Make Read.Inquire.Write. Work for Your Classroom
We have learned from our middle school social studies teacher partners that a willingness to modify resources is a key component for using Read.Inquire.Write. materials successfully and supporting students’ argument writing.
One thing that is common across successful adaptations: Offering students regular opportunities to practice all aspects of the inquiry and argument writing process across a year. This process is flexible. For example, teachers may want to spend more time orienting students to content prior to reading and analyzing sources, include additional sources for a particular investigation if they feel like certain voices from the past are missing, or spend longer weighing and corroborating evidence prior to constructing a written argument. In recognition of the unique contexts in which Read.Inquire.Write. may be used, all of our materials are available in formats that make editing easy.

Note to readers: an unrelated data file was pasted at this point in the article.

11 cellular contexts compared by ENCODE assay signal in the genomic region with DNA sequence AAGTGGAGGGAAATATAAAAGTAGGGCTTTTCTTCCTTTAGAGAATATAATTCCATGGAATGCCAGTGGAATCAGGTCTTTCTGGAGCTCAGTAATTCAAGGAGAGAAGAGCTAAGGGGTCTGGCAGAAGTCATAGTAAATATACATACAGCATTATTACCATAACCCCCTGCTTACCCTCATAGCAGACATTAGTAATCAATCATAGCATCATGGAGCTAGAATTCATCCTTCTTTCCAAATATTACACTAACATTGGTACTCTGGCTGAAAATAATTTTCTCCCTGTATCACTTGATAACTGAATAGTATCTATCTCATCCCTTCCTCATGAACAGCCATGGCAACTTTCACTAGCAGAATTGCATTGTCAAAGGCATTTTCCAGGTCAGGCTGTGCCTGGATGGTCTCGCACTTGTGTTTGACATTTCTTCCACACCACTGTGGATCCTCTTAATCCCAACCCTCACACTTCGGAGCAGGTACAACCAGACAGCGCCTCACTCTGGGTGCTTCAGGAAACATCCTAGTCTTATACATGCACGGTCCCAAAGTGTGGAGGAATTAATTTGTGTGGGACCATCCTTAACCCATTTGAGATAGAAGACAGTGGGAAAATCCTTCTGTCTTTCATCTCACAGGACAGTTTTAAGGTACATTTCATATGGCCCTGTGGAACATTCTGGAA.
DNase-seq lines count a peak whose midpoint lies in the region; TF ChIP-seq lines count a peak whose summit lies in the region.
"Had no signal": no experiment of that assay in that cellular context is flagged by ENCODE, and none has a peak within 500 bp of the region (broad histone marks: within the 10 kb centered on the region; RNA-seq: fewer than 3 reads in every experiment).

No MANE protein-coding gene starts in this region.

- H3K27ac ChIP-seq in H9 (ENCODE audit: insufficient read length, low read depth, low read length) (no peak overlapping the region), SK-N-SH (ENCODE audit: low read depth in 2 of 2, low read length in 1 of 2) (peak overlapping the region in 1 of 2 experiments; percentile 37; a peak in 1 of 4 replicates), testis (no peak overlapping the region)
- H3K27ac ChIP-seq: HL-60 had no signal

As you work with these materials or augment your own, keep in mind the research-based Design Principles we use to support students’ inquiry and argument writing. These same principles are the foundation of the disciplinary literacy tools that structure a process for social studies inquiry and argument writing.